Poverty is a condition that affects more than just the poor. Paying for anti-poverty programs impacts nearly everybody in Erie County. More than half of the county’s $1.45 billion budget goes toward providing health and human services in the community.
Erie County Executive Mark C. Poloncarz is the latest high-ranking official to take a stab at finding solutions to poverty.
While Poloncarz is running for re-election, there probably aren’t many votes in tackling poverty. Success will be incremental, and many parts of the community have little sympathy for the poor. The onetime county comptroller broke it down by the numbers: “It will cost us less in the long run.” Simply improving health in the community will save the county millions of Medicaid dollars.
Poloncarz announced his 49-point agenda in March, called “Initiatives for a Stronger Community.” The plan would improve jobs skills and housing opportunities and coordinate services for the poor. So far, the attempt has failed to impress some anti-poverty advocates. Henry Louis Taylor, a professor of urban and regional planning at the University at Buffalo, suggested it hardly goes “beyond repackaging and restructuring what is there.”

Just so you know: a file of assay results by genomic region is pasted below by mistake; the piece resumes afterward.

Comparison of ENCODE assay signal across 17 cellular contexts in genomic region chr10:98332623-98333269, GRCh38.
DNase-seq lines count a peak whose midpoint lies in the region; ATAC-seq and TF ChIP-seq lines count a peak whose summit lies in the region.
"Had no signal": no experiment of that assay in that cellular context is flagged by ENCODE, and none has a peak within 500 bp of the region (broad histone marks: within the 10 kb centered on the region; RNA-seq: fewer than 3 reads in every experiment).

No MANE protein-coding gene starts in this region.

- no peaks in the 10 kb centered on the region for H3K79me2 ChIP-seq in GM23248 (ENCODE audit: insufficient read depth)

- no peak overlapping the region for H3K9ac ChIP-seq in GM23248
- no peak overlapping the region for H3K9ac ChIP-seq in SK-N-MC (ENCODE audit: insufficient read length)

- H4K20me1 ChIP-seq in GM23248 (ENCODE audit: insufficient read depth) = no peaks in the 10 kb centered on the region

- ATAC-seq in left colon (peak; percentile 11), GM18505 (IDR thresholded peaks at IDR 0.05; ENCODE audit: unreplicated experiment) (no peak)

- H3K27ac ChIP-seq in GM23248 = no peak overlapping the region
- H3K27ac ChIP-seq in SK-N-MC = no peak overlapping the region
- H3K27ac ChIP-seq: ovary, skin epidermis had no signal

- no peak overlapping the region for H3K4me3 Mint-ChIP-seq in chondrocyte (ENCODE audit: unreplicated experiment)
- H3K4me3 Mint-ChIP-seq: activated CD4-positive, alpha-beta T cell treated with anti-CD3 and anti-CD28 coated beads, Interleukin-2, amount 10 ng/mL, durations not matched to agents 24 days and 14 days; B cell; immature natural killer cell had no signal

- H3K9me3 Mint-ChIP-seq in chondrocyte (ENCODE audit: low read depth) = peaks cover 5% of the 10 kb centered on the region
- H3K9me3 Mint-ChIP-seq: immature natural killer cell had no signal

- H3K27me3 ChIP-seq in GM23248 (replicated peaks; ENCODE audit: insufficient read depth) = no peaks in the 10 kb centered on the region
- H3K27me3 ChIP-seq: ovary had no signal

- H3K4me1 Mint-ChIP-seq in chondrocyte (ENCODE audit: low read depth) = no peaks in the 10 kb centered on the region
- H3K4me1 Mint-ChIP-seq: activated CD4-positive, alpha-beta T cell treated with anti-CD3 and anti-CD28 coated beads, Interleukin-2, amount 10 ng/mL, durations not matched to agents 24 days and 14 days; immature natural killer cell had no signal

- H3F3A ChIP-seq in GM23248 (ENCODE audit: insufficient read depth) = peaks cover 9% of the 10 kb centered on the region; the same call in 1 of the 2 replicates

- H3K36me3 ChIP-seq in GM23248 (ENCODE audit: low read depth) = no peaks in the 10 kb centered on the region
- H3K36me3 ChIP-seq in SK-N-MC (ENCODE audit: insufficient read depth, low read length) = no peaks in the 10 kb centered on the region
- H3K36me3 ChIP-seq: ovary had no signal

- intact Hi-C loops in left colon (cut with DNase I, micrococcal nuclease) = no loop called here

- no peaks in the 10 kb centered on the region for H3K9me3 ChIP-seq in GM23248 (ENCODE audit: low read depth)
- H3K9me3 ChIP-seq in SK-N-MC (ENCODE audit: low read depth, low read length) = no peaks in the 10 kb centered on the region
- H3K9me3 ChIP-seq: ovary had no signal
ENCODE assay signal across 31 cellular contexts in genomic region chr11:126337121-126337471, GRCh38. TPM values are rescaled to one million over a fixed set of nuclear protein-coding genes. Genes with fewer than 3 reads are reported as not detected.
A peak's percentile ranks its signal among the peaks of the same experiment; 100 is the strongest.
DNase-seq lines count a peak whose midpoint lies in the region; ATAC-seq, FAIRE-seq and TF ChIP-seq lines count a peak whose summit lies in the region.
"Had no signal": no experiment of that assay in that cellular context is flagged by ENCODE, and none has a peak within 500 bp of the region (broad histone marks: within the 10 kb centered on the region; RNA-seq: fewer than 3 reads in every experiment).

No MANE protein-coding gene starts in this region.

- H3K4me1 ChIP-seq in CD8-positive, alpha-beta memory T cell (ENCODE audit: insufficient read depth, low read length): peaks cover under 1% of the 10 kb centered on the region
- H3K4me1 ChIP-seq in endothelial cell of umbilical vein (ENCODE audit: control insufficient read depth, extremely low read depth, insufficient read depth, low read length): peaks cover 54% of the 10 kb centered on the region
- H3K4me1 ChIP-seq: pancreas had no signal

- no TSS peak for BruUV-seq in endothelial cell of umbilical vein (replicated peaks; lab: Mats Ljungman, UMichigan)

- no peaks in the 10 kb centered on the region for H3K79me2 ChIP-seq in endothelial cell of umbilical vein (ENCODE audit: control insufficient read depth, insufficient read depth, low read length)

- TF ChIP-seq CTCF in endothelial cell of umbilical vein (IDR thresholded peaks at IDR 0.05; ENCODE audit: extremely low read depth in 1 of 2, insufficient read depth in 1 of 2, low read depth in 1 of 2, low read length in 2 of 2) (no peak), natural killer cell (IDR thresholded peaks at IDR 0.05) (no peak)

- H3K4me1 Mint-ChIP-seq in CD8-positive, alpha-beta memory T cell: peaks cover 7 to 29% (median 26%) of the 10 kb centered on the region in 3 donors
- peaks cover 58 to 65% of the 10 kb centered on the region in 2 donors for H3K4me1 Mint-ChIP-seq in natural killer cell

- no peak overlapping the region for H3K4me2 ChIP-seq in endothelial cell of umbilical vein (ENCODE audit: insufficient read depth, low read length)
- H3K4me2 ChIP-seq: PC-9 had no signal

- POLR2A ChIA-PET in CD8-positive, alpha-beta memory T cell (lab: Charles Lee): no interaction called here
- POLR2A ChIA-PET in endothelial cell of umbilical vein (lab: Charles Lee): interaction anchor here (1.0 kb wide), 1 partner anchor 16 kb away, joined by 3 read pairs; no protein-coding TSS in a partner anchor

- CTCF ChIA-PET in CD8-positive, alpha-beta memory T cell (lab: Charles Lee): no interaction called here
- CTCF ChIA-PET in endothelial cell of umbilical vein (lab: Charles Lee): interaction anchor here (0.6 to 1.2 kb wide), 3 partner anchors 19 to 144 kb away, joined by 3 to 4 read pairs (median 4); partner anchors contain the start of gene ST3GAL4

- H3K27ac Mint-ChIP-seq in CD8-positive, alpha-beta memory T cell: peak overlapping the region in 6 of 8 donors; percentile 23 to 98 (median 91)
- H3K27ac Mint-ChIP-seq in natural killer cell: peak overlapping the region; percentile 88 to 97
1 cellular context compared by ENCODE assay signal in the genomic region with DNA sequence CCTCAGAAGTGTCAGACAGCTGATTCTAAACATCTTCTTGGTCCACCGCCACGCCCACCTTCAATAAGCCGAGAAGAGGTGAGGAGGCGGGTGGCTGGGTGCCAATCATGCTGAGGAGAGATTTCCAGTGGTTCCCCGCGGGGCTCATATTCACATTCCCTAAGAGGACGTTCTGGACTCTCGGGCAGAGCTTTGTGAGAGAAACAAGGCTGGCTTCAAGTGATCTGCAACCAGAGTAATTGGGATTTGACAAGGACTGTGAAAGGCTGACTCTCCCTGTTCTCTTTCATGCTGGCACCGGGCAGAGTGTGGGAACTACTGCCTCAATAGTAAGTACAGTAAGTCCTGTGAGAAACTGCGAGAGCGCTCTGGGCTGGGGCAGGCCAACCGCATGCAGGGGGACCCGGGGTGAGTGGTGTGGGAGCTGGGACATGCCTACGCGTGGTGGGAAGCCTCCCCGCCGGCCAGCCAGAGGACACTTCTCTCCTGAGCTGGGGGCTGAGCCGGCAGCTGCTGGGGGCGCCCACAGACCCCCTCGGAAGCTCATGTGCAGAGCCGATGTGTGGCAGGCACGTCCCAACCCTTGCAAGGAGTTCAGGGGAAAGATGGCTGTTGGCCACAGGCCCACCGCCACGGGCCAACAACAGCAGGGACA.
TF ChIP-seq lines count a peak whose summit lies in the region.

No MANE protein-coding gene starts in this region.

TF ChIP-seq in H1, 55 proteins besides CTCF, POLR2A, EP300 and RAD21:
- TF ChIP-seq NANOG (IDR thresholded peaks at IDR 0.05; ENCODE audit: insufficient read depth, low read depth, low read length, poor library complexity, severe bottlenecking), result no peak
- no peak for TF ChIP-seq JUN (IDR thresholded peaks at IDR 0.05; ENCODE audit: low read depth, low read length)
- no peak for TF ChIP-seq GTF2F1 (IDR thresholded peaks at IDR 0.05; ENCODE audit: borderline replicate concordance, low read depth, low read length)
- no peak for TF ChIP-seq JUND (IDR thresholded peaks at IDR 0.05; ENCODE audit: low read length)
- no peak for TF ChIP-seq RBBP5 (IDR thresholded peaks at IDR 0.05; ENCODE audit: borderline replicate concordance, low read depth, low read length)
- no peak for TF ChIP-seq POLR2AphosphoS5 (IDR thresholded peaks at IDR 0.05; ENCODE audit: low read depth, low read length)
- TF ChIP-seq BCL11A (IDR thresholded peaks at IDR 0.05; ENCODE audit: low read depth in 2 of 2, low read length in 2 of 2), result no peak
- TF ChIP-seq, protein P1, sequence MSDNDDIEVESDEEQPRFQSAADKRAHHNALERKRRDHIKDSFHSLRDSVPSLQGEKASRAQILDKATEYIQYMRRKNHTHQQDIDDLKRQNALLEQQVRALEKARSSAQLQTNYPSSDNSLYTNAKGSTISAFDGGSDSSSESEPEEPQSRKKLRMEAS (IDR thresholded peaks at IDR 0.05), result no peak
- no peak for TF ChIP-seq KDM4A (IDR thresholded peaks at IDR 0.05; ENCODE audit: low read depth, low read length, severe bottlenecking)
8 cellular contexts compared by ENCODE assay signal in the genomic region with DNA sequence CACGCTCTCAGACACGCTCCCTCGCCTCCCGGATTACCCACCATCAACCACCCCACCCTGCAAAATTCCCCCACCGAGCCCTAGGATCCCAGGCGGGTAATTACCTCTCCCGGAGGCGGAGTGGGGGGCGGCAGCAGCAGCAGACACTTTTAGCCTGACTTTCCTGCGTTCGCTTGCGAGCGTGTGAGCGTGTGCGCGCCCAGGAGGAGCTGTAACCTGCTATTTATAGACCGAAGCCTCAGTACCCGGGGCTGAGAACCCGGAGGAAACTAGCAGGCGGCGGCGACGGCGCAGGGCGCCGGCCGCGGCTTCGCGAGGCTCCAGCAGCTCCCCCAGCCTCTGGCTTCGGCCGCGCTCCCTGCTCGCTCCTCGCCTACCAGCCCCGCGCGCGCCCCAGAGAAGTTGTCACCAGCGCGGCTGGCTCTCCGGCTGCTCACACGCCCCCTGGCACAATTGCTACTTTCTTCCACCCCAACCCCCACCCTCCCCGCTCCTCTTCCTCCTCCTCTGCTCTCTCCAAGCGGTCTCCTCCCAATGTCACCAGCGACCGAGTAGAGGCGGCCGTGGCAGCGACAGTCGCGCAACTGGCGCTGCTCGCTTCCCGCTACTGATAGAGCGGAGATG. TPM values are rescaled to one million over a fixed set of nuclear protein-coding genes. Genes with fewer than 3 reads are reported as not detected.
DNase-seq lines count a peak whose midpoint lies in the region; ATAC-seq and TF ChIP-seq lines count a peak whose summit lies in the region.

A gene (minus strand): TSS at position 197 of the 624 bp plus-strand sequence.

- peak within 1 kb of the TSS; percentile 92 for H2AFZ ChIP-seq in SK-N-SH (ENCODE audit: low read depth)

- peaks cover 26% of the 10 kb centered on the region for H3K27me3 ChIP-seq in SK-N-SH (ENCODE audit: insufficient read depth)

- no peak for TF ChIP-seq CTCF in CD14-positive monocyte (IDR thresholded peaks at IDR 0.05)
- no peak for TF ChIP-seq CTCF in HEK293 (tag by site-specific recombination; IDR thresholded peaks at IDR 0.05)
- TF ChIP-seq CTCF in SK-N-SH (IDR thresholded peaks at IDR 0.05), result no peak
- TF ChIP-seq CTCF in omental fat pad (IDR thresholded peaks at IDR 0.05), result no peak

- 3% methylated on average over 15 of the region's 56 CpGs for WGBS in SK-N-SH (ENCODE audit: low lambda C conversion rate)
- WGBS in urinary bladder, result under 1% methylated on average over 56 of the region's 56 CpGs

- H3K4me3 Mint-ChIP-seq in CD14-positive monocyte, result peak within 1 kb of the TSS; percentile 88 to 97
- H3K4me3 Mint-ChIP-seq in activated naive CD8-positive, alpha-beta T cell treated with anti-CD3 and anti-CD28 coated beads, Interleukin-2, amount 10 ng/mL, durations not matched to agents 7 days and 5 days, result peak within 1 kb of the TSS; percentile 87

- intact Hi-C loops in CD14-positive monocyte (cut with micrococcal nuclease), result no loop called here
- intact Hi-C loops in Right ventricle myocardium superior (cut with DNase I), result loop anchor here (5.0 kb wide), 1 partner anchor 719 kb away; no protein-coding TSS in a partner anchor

Point taken, but, as Taylor went on to say, the county executive is on the right track when it comes to encouraging cooperation among government and private agencies. Something as simple as breaking down the walls separating county departments and nonprofit agencies has the potential to improve the lives of clients.
A great example is the county collaboration with private nonprofits to reopen the Erie County Health Mall on Broadway near Bailey Avenue, where better communication and smarter concentration of resources allow patients to access health care specialities in one spot.
It is no surprise that governmental agencies don’t communicate well with each other, whether they’re trying to protect their own piece of turf or just never had to collaborate. Poloncarz’s anti-poverty plan is aimed at unblocking bureaucratic logjams and allowing much-needed services to reach their intended targets more readily.
Buffalo Mayor Byron W. Brown announced his anti-poverty plan early in his first term. The “Roadmap for Reducing Poverty” drew plenty of criticism for identifying the problems without offering much in the way of solutions. Since then the city has worked on anti-poverty programs.
Tackling poverty is a monumental task. The county’s plan to repackage and redirect existing programs is a good place to start.